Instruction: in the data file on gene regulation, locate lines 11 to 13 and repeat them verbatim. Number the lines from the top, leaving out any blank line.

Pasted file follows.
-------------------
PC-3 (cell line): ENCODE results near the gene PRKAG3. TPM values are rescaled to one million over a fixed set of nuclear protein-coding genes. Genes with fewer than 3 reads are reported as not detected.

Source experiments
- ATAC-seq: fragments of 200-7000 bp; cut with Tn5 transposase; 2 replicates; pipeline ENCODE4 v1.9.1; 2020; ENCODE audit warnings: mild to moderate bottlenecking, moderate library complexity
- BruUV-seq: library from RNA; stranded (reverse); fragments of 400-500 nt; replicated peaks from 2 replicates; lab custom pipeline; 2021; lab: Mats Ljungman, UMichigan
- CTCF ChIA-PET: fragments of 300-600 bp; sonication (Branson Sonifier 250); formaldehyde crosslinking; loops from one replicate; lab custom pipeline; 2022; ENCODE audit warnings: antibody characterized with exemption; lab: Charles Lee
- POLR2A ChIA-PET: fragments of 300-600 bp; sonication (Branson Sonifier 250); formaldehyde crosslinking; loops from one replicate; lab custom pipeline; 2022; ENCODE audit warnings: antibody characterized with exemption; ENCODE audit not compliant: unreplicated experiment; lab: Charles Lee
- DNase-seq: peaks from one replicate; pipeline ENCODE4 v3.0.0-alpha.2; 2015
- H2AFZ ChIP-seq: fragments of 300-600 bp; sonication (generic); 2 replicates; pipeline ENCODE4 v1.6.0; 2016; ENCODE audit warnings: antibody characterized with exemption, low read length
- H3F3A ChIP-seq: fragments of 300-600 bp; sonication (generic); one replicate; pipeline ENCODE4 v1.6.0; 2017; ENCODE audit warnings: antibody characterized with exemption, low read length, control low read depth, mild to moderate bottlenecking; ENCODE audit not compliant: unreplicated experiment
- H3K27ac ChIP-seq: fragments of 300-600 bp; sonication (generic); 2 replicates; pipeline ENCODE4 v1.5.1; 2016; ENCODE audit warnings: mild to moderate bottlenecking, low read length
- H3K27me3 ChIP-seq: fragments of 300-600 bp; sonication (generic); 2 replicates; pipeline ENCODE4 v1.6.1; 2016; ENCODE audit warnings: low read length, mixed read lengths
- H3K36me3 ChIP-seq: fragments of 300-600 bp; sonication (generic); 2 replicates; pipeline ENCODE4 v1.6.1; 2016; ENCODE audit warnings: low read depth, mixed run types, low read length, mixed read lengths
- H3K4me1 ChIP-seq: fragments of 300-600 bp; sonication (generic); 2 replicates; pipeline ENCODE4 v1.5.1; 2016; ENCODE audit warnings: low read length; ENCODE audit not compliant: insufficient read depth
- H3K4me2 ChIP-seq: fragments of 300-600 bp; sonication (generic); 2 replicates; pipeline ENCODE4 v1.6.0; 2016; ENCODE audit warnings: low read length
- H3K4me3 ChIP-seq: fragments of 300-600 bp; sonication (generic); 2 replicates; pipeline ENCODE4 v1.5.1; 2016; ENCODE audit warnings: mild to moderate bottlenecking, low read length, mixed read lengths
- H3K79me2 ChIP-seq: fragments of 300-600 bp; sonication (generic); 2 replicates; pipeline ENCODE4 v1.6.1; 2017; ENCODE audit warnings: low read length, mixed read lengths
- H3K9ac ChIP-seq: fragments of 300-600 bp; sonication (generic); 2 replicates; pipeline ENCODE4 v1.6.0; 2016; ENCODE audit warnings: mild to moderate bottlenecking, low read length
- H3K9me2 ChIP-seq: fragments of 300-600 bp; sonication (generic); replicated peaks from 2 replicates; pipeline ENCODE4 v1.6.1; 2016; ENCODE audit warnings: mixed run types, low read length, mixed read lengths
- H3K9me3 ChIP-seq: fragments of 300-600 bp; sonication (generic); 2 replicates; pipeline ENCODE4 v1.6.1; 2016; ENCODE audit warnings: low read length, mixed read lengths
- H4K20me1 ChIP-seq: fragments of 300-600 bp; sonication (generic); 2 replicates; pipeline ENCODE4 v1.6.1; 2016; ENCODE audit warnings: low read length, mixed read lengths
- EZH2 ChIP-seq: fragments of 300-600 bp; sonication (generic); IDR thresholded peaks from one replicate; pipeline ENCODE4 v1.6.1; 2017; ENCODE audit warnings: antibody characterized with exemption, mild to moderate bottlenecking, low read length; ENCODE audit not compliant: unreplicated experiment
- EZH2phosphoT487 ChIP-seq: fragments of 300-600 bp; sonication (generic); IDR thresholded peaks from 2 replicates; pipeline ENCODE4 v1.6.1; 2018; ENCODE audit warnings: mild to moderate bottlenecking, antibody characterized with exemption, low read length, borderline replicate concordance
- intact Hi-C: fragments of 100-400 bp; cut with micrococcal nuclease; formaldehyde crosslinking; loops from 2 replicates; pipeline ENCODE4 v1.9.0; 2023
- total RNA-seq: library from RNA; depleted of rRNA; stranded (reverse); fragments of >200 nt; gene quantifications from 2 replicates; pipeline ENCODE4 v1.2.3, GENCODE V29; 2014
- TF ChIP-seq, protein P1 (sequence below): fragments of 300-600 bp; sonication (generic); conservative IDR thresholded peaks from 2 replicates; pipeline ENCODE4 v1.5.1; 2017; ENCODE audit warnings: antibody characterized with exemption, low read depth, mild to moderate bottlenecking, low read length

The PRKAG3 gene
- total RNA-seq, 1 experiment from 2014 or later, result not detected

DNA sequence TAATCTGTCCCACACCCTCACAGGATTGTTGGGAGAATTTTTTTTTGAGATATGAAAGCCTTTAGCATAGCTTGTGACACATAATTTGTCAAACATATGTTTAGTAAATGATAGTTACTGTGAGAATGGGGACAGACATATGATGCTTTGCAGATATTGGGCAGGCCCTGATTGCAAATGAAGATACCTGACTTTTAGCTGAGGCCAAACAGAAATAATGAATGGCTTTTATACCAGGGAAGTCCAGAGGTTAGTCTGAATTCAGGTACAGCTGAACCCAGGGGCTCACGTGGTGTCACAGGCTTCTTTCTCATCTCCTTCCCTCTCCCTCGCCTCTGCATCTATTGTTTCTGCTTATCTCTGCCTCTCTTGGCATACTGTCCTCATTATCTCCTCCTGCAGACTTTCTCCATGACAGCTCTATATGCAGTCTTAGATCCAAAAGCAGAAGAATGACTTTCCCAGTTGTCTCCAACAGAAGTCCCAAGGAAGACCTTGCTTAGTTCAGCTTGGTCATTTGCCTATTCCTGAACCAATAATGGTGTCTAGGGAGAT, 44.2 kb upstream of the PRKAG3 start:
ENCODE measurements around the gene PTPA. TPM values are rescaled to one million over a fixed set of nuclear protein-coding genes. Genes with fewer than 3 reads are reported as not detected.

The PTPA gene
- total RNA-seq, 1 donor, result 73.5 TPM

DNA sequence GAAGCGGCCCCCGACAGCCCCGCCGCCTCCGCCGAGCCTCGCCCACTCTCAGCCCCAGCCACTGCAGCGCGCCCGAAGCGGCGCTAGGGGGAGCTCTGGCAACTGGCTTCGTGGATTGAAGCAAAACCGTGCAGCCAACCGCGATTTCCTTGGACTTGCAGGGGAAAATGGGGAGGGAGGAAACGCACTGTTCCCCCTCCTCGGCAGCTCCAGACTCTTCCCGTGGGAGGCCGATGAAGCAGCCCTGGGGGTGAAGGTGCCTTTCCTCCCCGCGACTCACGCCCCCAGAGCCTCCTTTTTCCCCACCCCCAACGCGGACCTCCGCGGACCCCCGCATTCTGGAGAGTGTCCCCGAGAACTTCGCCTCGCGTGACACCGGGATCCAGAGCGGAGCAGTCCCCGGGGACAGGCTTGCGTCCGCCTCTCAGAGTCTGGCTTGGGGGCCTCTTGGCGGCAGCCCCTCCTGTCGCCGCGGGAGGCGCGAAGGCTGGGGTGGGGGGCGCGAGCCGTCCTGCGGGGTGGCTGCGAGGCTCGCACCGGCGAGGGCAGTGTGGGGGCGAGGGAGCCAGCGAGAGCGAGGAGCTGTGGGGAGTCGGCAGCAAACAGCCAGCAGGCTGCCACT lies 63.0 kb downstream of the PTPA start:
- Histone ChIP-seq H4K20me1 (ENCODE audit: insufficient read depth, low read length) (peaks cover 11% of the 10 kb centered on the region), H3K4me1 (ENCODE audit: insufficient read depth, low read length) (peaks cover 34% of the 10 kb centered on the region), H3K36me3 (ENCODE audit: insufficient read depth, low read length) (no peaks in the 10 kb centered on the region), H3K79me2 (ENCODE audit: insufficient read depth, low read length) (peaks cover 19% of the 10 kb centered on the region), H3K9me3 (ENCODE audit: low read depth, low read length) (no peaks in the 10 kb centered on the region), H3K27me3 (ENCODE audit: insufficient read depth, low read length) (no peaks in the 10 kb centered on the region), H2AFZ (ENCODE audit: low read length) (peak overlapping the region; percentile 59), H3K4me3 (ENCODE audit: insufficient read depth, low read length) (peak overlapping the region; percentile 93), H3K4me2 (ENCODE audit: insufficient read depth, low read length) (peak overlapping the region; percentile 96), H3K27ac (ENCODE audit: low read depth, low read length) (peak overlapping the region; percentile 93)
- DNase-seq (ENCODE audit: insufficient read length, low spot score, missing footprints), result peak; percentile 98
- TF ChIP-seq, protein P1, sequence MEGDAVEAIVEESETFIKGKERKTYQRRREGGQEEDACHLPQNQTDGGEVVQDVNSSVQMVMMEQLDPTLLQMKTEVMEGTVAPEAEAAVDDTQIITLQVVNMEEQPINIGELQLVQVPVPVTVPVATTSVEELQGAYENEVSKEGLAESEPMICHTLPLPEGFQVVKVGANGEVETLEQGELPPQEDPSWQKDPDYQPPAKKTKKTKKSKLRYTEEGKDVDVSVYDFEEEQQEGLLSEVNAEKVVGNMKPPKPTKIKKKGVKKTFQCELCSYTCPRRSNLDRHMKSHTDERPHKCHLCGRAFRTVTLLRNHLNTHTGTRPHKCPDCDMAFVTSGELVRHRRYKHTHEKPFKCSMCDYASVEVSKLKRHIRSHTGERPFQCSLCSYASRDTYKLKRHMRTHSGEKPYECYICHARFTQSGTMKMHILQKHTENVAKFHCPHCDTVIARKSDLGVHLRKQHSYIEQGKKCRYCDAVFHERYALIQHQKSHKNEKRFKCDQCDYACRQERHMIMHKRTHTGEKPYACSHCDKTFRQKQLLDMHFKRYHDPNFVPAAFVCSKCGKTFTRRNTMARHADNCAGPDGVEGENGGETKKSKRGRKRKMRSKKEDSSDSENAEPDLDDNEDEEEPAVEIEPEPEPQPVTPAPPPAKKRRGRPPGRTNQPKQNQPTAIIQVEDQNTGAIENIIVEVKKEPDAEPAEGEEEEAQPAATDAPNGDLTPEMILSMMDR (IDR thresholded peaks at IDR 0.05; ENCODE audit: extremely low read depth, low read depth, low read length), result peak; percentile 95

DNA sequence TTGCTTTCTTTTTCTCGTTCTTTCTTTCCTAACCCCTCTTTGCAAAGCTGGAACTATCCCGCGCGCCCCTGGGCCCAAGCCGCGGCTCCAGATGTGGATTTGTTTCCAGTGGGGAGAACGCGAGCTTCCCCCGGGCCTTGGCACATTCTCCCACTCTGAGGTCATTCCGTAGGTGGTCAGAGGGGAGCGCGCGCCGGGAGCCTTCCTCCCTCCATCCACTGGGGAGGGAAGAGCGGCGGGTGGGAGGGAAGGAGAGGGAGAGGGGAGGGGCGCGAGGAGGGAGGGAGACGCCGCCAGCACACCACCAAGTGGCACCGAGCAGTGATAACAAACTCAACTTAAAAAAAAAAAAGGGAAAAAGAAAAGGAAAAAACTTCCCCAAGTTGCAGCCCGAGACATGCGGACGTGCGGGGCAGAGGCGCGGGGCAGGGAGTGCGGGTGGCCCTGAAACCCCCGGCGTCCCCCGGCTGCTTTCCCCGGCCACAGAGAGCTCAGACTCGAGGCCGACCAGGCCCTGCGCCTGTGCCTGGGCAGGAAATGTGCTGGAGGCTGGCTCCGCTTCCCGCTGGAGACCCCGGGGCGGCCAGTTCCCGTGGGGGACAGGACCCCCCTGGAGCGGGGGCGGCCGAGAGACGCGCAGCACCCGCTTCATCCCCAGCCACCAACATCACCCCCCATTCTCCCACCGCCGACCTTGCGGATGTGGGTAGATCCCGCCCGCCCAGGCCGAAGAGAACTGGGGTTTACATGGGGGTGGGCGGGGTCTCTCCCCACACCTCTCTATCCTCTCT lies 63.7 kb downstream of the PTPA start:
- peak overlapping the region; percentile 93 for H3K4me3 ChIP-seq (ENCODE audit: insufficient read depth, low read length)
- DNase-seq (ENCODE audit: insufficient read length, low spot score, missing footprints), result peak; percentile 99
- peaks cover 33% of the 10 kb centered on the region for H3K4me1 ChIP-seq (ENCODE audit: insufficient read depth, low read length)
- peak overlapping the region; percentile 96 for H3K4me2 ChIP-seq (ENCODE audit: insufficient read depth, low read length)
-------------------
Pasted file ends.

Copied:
- H3K27me3 ChIP-seq: fragments of 300-600 bp; sonication (generic); 2 replicates; pipeline ENCODE4 v1.6.1; 2016; ENCODE audit warnings: low read length, mixed read lengths
- H3K36me3 ChIP-seq: fragments of 300-600 bp; sonication (generic); 2 replicates; pipeline ENCODE4 v1.6.1; 2016; ENCODE audit warnings: low read depth, mixed run types, low read length, mixed read lengths
- H3K4me1 ChIP-seq: fragments of 300-600 bp; sonication (generic); 2 replicates; pipeline ENCODE4 v1.5.1; 2016; ENCODE audit warnings: low read length; ENCODE audit not compliant: insufficient read depth